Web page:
HOME >> BIOLOGY >> NEWS
Genetic model for devastating form of paraplegia suggests new treatments

A new genetic model for a motor disorder that confines an estimated 10,000 people in the United States to walkers and wheelchairs indicates that instability in the microscopic scaffolding within a key set of nerve cells is the cause of this devastating disability. The study, which is published in the July 13 issue of the journal Current Biology, provides a provocative new insight into the molecular basis of the disease called hereditary spastic paraplegia (HSP) and suggests a new way to treat the inherited genetic disorder.

HSP--also known as familial spastic paraparesis and Strumpell-Lorrain syndrome--causes the ends of the nerves that control muscle activity to deteriorate. These nerve cells run from the brain's cerebral cortex to the spinal cord where they connect to "downstream" nerve cells that excite muscles throughout the body to control coordinated movement. HSP causes weakness, spasms and loss of function in the muscles in the lower extremities.

More than 20 genes have been linked to HSP. However, more than 40 percent of all cases have been traced to a single gene (SPG4) that produces an enzyme called spastin. Previous studies have shown that this enzyme interacts with microtubules, the tiny protein tubes that provide structural support and transport avenues within most cells. Microtubules are dynamic structures, continually growing and shrinking, and their stability is closely regulated by a number of associated proteins. In nerve cells, microtubules carry cellular components to distant regions of the cell, regulate the growth of cellular branches and provide a substrate for important protein interactions. All of these functions are critically dependent on dynamic changes in microtubule stability.

Researchers in the laboratories of Kendal Broadie at Vanderbilt University and Andrea Daga at the University of Padova, Italy, collaborated on the first studies of the role that spastin plays in nerve communication in a living organism. Th
'"/>

Contact: David F. Salisbury
david.salisbury@vanderbilt.edu
615-343-6803
Vanderbilt University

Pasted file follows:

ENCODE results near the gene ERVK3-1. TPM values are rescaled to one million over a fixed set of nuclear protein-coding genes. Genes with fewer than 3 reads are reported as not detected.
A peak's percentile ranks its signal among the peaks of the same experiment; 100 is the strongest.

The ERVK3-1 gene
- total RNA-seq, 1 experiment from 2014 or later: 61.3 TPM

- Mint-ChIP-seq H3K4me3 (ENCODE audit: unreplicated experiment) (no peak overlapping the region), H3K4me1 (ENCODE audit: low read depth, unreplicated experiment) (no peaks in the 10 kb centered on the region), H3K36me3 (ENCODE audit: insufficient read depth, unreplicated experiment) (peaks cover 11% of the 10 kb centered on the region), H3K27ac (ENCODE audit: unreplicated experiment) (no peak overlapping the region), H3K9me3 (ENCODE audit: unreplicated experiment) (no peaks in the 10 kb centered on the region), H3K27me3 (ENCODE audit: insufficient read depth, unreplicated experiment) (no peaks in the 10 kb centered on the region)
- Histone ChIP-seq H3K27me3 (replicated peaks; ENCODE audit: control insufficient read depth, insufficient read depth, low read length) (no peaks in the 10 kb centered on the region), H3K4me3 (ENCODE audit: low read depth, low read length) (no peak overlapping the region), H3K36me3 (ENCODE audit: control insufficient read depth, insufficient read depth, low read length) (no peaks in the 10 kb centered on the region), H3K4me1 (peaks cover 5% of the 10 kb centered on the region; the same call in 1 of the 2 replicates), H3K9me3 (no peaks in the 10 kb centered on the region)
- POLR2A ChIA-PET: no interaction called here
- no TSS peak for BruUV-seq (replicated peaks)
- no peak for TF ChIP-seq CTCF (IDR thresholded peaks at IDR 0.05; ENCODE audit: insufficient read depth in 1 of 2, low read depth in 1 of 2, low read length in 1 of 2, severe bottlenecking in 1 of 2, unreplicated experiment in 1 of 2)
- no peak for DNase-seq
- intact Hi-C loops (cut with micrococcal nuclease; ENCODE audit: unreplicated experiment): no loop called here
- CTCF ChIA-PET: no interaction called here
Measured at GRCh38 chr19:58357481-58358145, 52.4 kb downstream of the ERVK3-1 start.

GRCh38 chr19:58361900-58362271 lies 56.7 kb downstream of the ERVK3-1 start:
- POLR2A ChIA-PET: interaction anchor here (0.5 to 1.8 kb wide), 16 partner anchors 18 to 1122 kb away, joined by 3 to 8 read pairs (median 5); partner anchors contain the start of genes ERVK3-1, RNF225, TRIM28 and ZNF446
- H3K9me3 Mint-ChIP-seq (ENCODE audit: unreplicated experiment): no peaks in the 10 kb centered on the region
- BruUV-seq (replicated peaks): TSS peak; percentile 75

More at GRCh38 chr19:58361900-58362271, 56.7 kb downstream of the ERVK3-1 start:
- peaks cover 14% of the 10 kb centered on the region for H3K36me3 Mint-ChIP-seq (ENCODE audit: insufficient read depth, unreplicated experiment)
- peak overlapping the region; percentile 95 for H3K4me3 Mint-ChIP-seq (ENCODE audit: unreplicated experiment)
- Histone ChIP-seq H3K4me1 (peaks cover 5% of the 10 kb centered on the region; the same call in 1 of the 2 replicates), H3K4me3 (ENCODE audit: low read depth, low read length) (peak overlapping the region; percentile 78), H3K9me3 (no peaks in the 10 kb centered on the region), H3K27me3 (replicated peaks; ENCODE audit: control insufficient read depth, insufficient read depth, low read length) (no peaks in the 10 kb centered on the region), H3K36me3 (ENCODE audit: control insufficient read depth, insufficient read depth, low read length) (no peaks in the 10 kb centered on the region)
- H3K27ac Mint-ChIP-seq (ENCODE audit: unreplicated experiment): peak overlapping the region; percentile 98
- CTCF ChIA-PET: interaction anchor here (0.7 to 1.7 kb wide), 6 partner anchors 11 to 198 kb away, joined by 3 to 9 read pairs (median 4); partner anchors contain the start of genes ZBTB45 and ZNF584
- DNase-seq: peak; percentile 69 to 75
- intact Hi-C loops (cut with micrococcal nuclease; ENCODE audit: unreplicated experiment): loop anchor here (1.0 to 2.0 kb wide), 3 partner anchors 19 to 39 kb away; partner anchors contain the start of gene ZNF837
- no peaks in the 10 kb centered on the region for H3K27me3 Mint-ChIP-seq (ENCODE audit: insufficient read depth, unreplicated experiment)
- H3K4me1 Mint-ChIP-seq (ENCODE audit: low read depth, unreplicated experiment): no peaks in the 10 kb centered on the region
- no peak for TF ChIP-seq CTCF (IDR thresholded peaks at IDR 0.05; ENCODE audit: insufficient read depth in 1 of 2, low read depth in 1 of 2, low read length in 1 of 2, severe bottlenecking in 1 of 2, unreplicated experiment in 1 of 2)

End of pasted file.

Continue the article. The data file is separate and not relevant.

15-Jul-2004


Page: 1 2 3 4

Related biology news :

1. Genetic mutations linked to the practice of burning coal in homes in China
2. Genetic differences might help distinguish thyroid cancers
3. Genetic modification of linseed produces healthier omega 3 and 6 fatty acids
4. Wiley publishes Welcome to the Genome: A Users Guide to the Genetic Past, Present, and Future
5. Genetically modified bacterium as remedy for intestinal diseases
6. Genetic analysis rewrites salamanders evolutionary history
7. Genetic map of important tree genes outlined
8. Genetically-engineered marathon mouse keeps on running
9. Genetic clues found for common congenital brain disorder
10. Genetic mutation linked to more aggressive breast cancer found more often in African-Americans
11. Genetic discovery could dramatically reduce need for liver transplants in children

Post Your Comments:
(Date:4/17/2014)... Double-stapled peptide inhibits RSV infection , Respiratory ... lower respiratory tract infections, generating life-threating illness in ... preventive therapies are limited. RSV enters host cells ... a six-helix fusogenic bundle. Small interfering peptides that ... however, these peptides are highly susceptible to degradation. ...
(Date:4/17/2014)... development of stem cell therapies to cure a variety ... cell populations based on cell surface markers. Researchers from ... that is highly expressed in a type of stem ... describe in an article in BioResearch Open Access ... publishers. The article is available free on the ...
(Date:4/17/2014)... that fish consumption advisories for expecting mothers are ... like persistent organic pollutants (POPs). , The ... University of Toronto Scarborough PhD student Matt Binnington ... levels of environmental contamination, a mother,s compliance with ... body influenced exposure in her children. , Their ...
Breaking Biology News(10 mins):JCI online ahead of print table of contents for April 17, 2014 2JCI online ahead of print table of contents for April 17, 2014 3JCI online ahead of print table of contents for April 17, 2014 4JCI online ahead of print table of contents for April 17, 2014 5JCI online ahead of print table of contents for April 17, 2014 6Fish consumption advisories fail to cover all types of contaminants 2
(Date:1/15/2014)... TX (PRWEB) January 15, 2014 More ... disease, and about 1 in 3 seniors will die ... source ). These jaw-dropping figures have shocked many Americans ... and, hopefully, help prevent these tragic age-related cognitive disorders. ...
(Date:1/15/2014)... (PRWEB) January 15, 2014 The Microcompetition with ... major disease. One of these latent viruses is the Epstein ... arthritis (RA). Rheumatoid arthritis (RA) is a chronic inflammatory disease ... a study found that RA patients have high concentrations of ...
(Date:1/15/2014)... 2013 was a banner year of continued ... saw continued independent research led by the team at ... $1 million grant from the Susanne Marcus Collins Foundation, ... peer reviewed journal, Amy Grant highlighted Brainwave Optimization® in ...
(Date:1/15/2014)... Toronto, ON (PRWEB) January 15, 2014 ... an experimental new therapy for the treatment of tinnitus. ... unique tinnitus frequency, and over a period of weeks to ... Notched Sound Therapy in two forms: Notched Music and Notched ...
Breaking Biology Technology:Biohack Pure Offers 5 Tips for Increasing Memory in 2014 2Study: Rheumatoid Arthritis (RA) Patients Have EBV; The CBCD Says this is Consistent with Microcompetition 2Study: Rheumatoid Arthritis (RA) Patients Have EBV; The CBCD Says this is Consistent with Microcompetition 3Dynamic Innovative Technology Showcased at Scottsdale Company’s Open House 2Dynamic Innovative Technology Showcased at Scottsdale Company’s Open House 3
Cached News: